Recently I wanted to run the Linux kernel under a debugger to understand the finer points of the networking code. It's easy to do this using qemu's gdb support, but the the details you are scattered in various places. This post pulls them together.
You can debug the kernel in the context of a full VM image. But qemu provides a more convenient alternative: You can give the guest kernel access to the host filesystem (this uses the 9P remote filesystem, running over the virtio transport rather than a network). That way, we can make use of binaries we have lying around on the host system.
First, we have to build the kernel. Of course, in order to use binaries from the host system, the architecture should match. And to be able to explore the running kernel, gdb needs debug information, so your .config should have:
For filesystem access, you'll need virtio and 9P support:
CONFIG_VIRTIO=y CONFIG_VIRTIO_PCI=y CONFIG_NET_9P=y CONFIG_NET_9P_VIRTIO=y CONFIG_9P_FS=y
Other than that, the kernel configuration can be bare-bones. You don't need most device drivers. You won't need kernel module support. You won't need normal filesystems (just procfs and sysfs). So you can start from the default kernel config and turn a lot of things off. My .config for 3.17rc5 and x86-64 is here.
If we leverage the host filesystem, we are now ready to launch the kernel under qemu and gdb. I'm using qemu-1.6.2 and gdb-7.7.1 from Fedora 20. Start qemu in one terminal window (as an ordinary user, you don't need root for this) with:
$ qemu-system-x86_64 -s -nographic \ -kernel kernel tree path/arch/x86/boot/bzImage \ -fsdev local,id=root,path=/,readonly,security_model=none \ -device virtio-9p-pci,fsdev=root,mount_tag=/dev/root \ -append 'root=/dev/root ro rootfstype=9p rootflags=trans=virtio console=ttyS0 init=/bin/sh'
- The -s option enables gdb target support.
- The -kernel option boots the specified kernel directly, rather than going through the normal emulated boot process.
- -fsdev ...,path=/,readonly,security_model=none tells qemu to give read-only access to the host filesystem (see this follow-up for read-write access).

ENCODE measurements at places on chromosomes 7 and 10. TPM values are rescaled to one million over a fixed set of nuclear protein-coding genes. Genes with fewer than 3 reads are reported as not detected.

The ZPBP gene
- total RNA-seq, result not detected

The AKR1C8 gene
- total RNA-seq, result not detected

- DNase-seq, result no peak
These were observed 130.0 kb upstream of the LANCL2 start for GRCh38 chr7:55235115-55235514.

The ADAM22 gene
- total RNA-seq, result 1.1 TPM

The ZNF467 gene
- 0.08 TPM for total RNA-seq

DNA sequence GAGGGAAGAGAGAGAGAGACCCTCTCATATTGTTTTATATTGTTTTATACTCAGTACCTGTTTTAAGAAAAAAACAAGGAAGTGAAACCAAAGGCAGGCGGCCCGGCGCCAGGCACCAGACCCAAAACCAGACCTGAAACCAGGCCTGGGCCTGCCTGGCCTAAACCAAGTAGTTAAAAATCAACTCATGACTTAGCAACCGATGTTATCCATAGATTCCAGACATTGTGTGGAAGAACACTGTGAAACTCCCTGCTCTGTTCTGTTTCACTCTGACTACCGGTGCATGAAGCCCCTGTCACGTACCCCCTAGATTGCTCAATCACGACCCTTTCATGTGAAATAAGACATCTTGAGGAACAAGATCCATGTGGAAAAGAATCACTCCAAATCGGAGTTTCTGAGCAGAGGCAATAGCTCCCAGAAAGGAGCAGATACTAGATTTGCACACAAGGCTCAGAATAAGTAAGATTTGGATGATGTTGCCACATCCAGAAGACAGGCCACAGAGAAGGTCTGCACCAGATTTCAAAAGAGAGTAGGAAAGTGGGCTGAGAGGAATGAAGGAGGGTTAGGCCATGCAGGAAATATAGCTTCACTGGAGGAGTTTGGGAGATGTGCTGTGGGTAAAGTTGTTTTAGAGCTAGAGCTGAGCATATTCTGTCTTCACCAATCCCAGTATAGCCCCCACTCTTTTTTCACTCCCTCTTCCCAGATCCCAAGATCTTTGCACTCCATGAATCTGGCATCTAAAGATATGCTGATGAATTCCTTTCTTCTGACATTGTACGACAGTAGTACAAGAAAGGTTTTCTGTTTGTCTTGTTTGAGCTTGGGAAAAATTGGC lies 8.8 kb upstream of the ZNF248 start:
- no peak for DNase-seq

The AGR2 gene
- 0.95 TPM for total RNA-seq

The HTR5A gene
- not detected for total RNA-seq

- The -append option add kernel command line parameters to tell the kernel to use the 9P filesystem as the root filesystem, to use a serial console (i.e. the terminal where you ran qemu), and to boot directly into a shell rather than into /sbin/init.
You should see the kernel boot messages appear, ending with a shell prompt. The qemu console obeys some key sequences beginning with control-A: Most importantly, C-a h for help and C-a x to terminate qemu.
Then in another terminal run gdb with:
$ gdb kernel tree path/vmlinux GNU gdb (GDB) Fedora 7.7.1-18.fc20 [...] Reading symbols from vmlinux...done. (gdb) target remote :1234 Remote debugging using :1234 atomic_read (v=<optimized out>) at ./arch/x86/include/asm/atomic.h:27 27 return (*(volatile int *)&(v)->counter);
The guest kernel is stopped at this point, so you can set breakpoints etc. before resuming it with continue.
A few caveats:
Because we passed init=/bin/sh on the kernel command line, there was no init system to set up various things that are normally present on a Linux system. For instance, the proc and sys filesystems are missing, and the loopback network interface has not been started. You can fix those issues with the following commands:
sh-4.2# export PATH=$PATH:/sbin:/usr/sbin sh-4.2# mount -t proc none /proc sh-4.2# mount -t sysfs none /sys sh-4.2# ip addr add 127.0.0.1 dev lo sh-4.2# ip link set dev lo up
Another consequence of starting bash directly from the kernel is this warning:
sh: cannot set terminal process group (-1): Inappropriate ioctl for device sh: no job control in this shell
Due to this lack of job control, you won't be able to interrupt commands with control-C. So be careful that you don't lose your shell to a command that runs forever!
qemu has a -S option which doesn't start the guest until you connect with gdb and tell it to continue, so you can use gdb to debug the boot process. But I've found that doing that with x86_64 kernels tends to trigger a recent bug in qemu's gdb support. (That bug only affects x86_64 guests, so you can avoid it by building the emulated kernel for i386 or another arch. But then you can't share the filesystem from an x86_64 host.)